Fringe Friday: Dan Feliciano
For week three of "Fringe Friday," we feature independent candidate for governor Dan Feliciano, a corporate "change consultant" and workout buff who wants to run state government like a lean, mean business.
Fringe Friday is Seven Days' weekly web series about the independent and minor party candidates running for governor, U.S. House and U.S. Senate — many of whom are pitching more radical ideas for bettering the lives of average Vermonters.
While "fringe" might seem disparaging, we don't mean it that way. Vermont has a strong tradition of putting independent and third party candidates on the ballot, giving voters the option to choose from a wide menu of ideologies. Still, these candidates rarely garner more than 1 percent of the vote, perhaps due to their less-traditional ideas, or poor organization or even lack of media exposure. As such, they remain on the fringes of the state's political system.
Candidate: Dan Feliciano
Office Sought: Governor
Education: Virginia Commonwealth University (bachelor of arts in Production Operations Management, 1997) Feliciano dropped out of high school, joined the Navy and later got his GED.
Occupation: Strategy and Change Consultant for IBM Global Business Services
Family: Feliciano grew up in Monroe, N.Y., 40 miles north of the Big Apple, the eldest of three children in what he says was a traditional Puerto Rican family — "Father worked, mother was home, rice and beans twice a day." His wife, Carol, is an MBA and stay-at-home mother. They have three children: Daniel, 12; Jaime, 10; and Julie, 5.
Platform: Feliciano subscribes to the Lean (developed by Toyota) and Six Sigma (developed by Motorola) business methods for making companies less wasteful and more efficient — and that's how he wants to run Vermont government. He's spent a career helping make businesses lean, a job that's often resulted in major jobs lost — a process he calls "brutal."
He's running to "cut spending and waste," especially in education and health care. Feliciano says he sees government waste first hand; his daughter Jaime is non-verbal autistic and gets state-mandated assistance from an aide every other week — not nearly often enough to make a difference for the child, he says. He wants to "improve productivity" of government and eliminate "fluff" in the state budget by creating a "cost-conscious culture," while at the same time streamlining state services that "coach" and "mentor" private companies to help them grow.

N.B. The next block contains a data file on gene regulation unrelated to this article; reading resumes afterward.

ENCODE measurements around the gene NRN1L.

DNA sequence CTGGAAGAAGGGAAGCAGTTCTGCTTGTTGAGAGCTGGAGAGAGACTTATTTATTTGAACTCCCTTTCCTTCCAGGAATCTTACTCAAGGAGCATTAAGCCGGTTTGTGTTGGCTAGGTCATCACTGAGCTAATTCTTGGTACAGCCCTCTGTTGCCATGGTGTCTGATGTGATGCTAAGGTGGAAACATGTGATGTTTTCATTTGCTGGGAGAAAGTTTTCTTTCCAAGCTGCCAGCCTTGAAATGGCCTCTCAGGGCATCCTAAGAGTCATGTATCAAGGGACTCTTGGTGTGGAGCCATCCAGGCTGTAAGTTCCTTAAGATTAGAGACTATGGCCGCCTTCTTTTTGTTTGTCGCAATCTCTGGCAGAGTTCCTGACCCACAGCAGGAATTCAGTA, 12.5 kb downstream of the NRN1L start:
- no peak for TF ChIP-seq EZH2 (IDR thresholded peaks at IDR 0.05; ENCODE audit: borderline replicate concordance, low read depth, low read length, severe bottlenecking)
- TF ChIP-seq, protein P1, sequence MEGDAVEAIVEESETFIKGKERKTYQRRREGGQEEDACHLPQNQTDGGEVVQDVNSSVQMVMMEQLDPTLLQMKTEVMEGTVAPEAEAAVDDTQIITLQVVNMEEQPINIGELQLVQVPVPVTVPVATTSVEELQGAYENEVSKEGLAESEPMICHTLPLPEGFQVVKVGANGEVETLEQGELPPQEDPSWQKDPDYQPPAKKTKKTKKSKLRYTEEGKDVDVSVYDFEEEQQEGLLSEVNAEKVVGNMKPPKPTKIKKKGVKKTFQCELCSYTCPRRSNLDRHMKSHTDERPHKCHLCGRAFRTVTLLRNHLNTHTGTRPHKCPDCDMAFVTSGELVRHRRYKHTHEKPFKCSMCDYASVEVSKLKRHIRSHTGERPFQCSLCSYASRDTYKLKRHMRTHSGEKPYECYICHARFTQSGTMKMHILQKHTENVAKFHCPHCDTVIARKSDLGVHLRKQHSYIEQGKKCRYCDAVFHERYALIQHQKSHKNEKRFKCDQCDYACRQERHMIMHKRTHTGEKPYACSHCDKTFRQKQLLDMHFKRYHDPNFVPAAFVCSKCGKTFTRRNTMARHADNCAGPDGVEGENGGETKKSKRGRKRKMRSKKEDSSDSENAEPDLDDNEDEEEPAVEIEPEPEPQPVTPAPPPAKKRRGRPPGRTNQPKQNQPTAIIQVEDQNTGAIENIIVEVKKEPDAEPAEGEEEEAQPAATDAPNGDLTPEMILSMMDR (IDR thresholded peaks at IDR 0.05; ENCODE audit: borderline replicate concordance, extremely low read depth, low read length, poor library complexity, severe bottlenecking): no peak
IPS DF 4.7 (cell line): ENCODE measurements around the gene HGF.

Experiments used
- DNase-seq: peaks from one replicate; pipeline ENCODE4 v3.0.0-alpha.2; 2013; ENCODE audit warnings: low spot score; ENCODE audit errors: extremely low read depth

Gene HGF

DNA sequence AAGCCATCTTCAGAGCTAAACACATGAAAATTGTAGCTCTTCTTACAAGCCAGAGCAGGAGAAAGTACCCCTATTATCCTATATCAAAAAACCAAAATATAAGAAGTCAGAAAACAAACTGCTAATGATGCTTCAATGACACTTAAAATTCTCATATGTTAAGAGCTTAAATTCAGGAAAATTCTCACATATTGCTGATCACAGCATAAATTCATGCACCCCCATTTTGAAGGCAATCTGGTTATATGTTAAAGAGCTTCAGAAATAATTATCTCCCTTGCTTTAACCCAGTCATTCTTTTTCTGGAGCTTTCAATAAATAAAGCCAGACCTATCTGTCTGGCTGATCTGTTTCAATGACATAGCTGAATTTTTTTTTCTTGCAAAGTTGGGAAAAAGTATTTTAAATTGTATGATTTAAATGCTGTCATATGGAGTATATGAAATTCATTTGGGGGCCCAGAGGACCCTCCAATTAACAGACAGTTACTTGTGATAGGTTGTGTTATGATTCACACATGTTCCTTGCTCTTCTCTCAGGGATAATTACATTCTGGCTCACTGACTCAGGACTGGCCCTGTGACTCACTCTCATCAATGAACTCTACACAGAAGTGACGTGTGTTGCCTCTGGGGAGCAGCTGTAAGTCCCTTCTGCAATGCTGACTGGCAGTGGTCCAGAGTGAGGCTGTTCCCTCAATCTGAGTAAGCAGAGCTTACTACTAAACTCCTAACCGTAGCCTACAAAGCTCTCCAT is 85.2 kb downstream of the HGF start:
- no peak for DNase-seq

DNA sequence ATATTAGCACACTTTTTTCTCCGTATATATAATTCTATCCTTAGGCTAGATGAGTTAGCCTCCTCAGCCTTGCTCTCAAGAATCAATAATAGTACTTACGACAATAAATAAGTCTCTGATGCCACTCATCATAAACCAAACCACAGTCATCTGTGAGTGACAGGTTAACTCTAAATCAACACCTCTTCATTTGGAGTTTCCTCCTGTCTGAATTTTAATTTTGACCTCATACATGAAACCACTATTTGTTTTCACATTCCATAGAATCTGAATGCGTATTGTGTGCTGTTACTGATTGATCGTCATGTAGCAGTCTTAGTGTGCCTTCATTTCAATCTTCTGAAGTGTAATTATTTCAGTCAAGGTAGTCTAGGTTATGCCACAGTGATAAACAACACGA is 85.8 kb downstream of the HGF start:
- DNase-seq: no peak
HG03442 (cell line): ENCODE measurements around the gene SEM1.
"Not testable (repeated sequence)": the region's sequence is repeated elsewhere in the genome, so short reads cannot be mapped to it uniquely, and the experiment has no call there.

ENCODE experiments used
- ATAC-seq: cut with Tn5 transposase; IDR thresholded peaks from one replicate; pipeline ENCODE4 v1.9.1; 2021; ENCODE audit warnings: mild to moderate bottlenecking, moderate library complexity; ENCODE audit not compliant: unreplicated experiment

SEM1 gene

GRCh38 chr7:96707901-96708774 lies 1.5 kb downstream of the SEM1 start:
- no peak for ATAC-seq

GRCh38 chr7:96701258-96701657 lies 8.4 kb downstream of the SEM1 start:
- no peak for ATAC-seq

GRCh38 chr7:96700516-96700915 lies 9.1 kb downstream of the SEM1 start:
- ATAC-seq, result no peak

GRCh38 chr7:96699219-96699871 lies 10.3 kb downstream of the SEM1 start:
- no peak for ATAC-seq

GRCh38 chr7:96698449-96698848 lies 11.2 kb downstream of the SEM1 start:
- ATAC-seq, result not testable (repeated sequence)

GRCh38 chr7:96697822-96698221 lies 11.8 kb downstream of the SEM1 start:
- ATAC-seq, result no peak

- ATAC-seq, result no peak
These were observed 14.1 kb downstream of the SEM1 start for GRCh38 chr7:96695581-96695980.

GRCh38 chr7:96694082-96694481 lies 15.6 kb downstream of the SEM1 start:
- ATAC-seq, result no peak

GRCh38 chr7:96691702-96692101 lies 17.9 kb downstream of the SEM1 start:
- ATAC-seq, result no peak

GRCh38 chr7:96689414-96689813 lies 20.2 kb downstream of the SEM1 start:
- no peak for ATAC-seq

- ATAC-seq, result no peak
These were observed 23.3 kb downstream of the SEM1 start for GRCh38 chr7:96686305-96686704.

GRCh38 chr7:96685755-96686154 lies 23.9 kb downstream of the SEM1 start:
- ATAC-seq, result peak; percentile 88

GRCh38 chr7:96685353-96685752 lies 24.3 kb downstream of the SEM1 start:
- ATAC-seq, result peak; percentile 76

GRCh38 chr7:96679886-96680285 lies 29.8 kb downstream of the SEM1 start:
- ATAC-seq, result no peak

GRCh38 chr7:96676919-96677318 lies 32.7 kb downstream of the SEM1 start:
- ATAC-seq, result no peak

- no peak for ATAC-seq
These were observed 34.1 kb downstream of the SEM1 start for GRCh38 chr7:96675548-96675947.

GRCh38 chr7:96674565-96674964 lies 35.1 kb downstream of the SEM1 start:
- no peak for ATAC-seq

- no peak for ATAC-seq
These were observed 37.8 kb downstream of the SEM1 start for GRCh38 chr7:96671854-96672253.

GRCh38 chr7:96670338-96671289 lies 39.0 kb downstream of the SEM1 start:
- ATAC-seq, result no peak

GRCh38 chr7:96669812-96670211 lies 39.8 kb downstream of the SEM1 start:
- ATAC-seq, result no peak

Social issues, however, are not on his agenda. "There's a lot of things getting in the way of running Vermont, like all those gay rights," he says. "I say, sign the legislation and be done with it. Let's move on. Imagine you're in the ER and you're dying and the doctor's like, "Hey, you want a manicure?" I don't want a freakin' manicure. I want you to save me. Let's focus on the key things. Gay marriage is a thing that's distracting people. I would say...bigger fish to fry."
We caught up with Feliciano at his Essex home earlier this week.
Seven Days: In a nutshell, what is your job?
DF: My job is to help public sector and private sector organizations develop the focus that they need to executive on a strategy. So how do we focus in on the few key things we need to accomplish and then how do we communicate that to employees and then develop the action plan and focus to stay on track to execute them. There's a lot of waste. You think you're doing the right thing. I'm doing what I think is the right thing. But I'm working counter-intuitive to what you're doing so there's waste involved. We're not doing the right things, we have different priorities because no one's really made that clear. So my job is to help businesses stay focused, on task with the right measures.
SD: How would you describe your own political views on the left-right spectrum?
DF: I'm very very fiscally conservative. I'm tight with the money. On the other side — socially — do what you want, but I don't want to pay the price. We need to get the government out of people's lives. For instance, the gay marriage thing. You love each other, have at it. You're gonna pay a higher tax rate, though.
SD: Have you ever run for office before?
SD: What inspired you to run for governor?
DF: I've been doing this consulting for public and private sector for a long time. And I see what [the gubernatorial candidates] are offering and bringing to the table. They have experience in the bureaucracy of things, but I haven't seen anyone who can really have the background to actually execute on what they're saying. From my background, I can look quickly and I can separate the hyperbole from the actual results of things. And I said, You know what, I'm doing this for private and public sector companies, and my wife and I were talking and she's like, Why don't you do that for the state of Vermont? Why don't you just come in, apply your techniques and skills, clean up the balance sheet, get rid of the waste. It's almost like declaring bankruptcy we can everything taken care of and we can move on from there."
SD: You make it sound so easy.